Double Brace Initialization

One of the JavaIdioms.

JavaLanguage doesn't have a convenient literal syntax for collections (lists, maps, sets, etc.). This makes creating constant collections or passing collections to functions quite laborious. Every time you have to

  1. Declare a variable for a temporary collection
  2. Create a new empty collection and store a reference to it in the variable
  3. Put things into the collection
  4. Pass the collection to the method

E.g. To pass a set to a method:

 Set<String> validCodes = new HashSet<String>();
 validCodes.add("XZ13s");
 validCodes.add("AB21/X");
 validCodes.add("YYLEX");
 validCodes.add("AR2D");
 removeProductsWithCodeIn(validCodes);
Or to initialize a set of constants:

 private static final Set<String> VALID_CODES = new HashSet<String>();
 static {
	validCodes.add("XZ13s");
	validCodes.add("AB21/X");
	validCodes.add("YYLEX");
	validCodes.add("AR2D");
 }
But... you can create and initialize a new collection as an expression by using the "double-brace" syntax:

E.g.

 private static final Set<String> VALID_CODES = new HashSet<String>() {{
	add("XZ13s");
	add("AB21/X");
	add("YYLEX");
	add("AR2D");
 }};
Or:

 removeProductsWithCodeIn(new HashSet<String>() {{
	add("XZ13s");
	add("AB21/X");
	add("YYLEX");
	add("AR5E");
 }});

The first brace creates a new AnonymousInnerClass, the second declares an instance initializer block that is run when the anonymous inner class is instantiated. This type of initializer block is formally called an "instance initializer", because it is declared within the instance scope of the class -- "static initializers" are a related concept where the keyword static is placed before the brace that starts the block, and which is executed at the class level as soon as the classloader completes loading the class (specified at http://docs.oracle.com/javase/specs/jls/se5.0/html/classes.html#8.6) The initializer block can use any methods, fields and final variables available in the containing scope, but one has to be wary of the fact that initializers are run before constructors (but not before superclass constructors).

This only works for non-final classes because it creates an anonymous subclass. Obviously, this is not limited to collections; it can be used to initialize any kind of object -- for example Gui objects:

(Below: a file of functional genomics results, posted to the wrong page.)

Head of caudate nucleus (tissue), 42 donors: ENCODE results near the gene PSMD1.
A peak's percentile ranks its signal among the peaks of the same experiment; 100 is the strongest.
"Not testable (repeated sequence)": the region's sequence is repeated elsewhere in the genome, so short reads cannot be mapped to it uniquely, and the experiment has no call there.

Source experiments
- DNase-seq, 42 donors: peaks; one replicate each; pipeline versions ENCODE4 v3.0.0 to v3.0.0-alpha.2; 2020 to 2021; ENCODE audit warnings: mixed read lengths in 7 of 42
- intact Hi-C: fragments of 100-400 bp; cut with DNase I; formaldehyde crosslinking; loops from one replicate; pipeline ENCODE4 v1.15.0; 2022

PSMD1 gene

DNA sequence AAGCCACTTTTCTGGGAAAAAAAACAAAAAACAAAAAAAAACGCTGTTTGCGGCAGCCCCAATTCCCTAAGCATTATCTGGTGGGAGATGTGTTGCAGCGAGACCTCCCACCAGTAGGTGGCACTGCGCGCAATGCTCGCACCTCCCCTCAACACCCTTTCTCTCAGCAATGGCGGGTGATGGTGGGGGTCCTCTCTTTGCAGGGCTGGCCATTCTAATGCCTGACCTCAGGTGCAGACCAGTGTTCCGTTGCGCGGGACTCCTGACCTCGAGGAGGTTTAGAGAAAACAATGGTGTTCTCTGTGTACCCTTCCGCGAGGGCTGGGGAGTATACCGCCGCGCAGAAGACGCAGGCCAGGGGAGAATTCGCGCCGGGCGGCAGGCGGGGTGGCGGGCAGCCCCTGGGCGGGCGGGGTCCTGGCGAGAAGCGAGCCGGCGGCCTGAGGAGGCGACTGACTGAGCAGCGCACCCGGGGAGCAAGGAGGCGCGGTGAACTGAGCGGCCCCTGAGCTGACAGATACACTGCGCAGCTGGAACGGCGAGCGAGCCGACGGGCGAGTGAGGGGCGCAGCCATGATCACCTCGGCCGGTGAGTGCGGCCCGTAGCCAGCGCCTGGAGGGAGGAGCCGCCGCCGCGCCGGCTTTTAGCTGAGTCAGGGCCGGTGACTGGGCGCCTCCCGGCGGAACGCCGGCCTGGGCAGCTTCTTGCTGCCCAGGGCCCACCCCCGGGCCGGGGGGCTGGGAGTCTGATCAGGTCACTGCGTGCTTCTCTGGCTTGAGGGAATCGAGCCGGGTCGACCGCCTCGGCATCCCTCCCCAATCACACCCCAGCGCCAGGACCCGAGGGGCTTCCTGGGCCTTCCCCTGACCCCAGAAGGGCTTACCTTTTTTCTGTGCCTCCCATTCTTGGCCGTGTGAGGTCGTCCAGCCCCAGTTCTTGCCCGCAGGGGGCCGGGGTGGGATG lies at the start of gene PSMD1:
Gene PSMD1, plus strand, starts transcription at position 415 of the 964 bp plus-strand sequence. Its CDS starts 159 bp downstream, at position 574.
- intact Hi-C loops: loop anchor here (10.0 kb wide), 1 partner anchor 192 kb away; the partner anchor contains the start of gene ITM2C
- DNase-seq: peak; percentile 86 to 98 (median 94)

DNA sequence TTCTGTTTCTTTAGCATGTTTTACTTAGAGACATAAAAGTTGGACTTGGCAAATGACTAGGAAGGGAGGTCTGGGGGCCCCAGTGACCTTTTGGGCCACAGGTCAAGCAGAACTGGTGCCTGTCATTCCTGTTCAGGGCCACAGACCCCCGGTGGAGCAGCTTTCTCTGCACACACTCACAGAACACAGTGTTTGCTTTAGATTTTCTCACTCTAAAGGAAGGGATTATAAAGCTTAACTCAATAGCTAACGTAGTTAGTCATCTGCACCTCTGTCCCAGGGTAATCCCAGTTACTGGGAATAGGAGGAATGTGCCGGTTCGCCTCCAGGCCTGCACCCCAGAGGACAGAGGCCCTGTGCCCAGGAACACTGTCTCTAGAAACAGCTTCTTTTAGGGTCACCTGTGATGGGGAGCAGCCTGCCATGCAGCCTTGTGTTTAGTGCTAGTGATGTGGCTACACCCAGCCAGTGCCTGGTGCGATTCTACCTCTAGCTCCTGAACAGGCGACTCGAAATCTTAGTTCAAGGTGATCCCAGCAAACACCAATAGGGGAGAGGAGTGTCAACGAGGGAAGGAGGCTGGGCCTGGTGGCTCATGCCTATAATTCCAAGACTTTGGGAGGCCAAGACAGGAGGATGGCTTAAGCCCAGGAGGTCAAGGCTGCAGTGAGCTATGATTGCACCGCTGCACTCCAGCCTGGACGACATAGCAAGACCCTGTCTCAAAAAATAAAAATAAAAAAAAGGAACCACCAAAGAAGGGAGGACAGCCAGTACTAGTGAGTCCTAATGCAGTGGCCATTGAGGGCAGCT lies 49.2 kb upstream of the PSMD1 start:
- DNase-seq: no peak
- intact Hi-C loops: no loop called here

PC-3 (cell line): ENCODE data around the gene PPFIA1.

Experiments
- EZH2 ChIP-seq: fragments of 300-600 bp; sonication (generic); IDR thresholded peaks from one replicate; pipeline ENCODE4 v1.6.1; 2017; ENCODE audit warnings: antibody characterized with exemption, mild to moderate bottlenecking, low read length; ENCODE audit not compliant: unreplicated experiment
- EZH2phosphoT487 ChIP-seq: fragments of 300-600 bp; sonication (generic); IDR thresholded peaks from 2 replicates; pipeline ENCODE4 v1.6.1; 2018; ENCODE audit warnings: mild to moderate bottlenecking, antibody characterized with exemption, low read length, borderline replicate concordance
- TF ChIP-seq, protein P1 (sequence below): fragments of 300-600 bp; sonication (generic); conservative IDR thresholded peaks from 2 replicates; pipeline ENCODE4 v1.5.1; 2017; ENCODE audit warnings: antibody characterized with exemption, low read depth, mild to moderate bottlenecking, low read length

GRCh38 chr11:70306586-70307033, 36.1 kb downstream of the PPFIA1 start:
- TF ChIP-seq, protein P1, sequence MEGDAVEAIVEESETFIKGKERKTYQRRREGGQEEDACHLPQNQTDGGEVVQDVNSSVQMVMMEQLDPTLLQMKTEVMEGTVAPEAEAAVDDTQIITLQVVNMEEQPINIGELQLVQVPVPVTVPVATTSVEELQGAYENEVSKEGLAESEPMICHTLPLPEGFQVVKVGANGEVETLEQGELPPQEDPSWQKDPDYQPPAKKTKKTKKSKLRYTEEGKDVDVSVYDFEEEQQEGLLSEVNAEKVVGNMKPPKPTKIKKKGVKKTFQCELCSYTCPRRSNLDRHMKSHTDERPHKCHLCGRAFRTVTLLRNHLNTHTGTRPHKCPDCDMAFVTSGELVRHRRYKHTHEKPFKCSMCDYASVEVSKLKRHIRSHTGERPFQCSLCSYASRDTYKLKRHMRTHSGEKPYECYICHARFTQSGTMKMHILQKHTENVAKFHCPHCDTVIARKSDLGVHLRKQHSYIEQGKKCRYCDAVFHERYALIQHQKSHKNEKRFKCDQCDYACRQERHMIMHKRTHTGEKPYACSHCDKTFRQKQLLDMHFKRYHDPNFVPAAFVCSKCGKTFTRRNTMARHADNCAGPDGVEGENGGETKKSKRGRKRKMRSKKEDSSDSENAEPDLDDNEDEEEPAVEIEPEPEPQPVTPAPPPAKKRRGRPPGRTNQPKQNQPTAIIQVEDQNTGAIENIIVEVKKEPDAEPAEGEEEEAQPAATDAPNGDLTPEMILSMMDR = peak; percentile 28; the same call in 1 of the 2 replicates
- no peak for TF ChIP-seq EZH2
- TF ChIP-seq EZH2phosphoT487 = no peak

add(new JPanel() {{
	setLayout(...);
	setBorder(...);
	add(new JLabel(...));
	add(new JSpinner(...));
 }});

The instance of the anonymous class that you have created contain a synthetic reference to the enclosing object. If you serialise the collection you will also serialise everything in the outer class.


This idea is incompatible with one popular way to implement the equals(Object o) method. Assume class Example has this method:

  public boolean equals(final Object o) {
	if (o == null) {
		return false;
	} else if (!getClass().equals(o.getClass())) {
		return false;
	} else {
		Example other = (Example) o;
		// Compare this to other.
	}
  }

Then, objects created by DoubleBraceInitialization will never be equal to objects created without it. I would never use this for any class that needs a nontrivial equals(Object)method. Collection classes should be fine. So should the JPanel instance above. -- EricJablow

It would be nice if Java only created and initialised an instance, not create a new class, for double brace initialisation and any anonymous "class" that does not add fields or override methods.

An idiomatic alternative, that doesn't require such heavy handed use of anonymous inner classes, is to use the constructor arguments to collections that accept another collection as the source data.

 List<String> myList = new ArrayList<String>(Arrays.asList("One", "Two", "Three"));

Although, this only works with collections that can be represented as a single array -- it doesn't work for maps.

Or, use a VarargsCollectionFactoryMethod.

>>Although this only works for collections<<< True but but you can use Commons ArrayUtils?.toMap(new MapUtils?.toMap(new String[][] {{
	{"RED", "#FF0000"},
	{"GREEN", "#00FF00"},
	{"BLUE", "#0000FF"}});


I call GreencoddsTenthRuleOfProgramming for having/trying to use a programming language for config info data-entry. A little bit in code is understandable. A lot is wrong-tool-smell. -t

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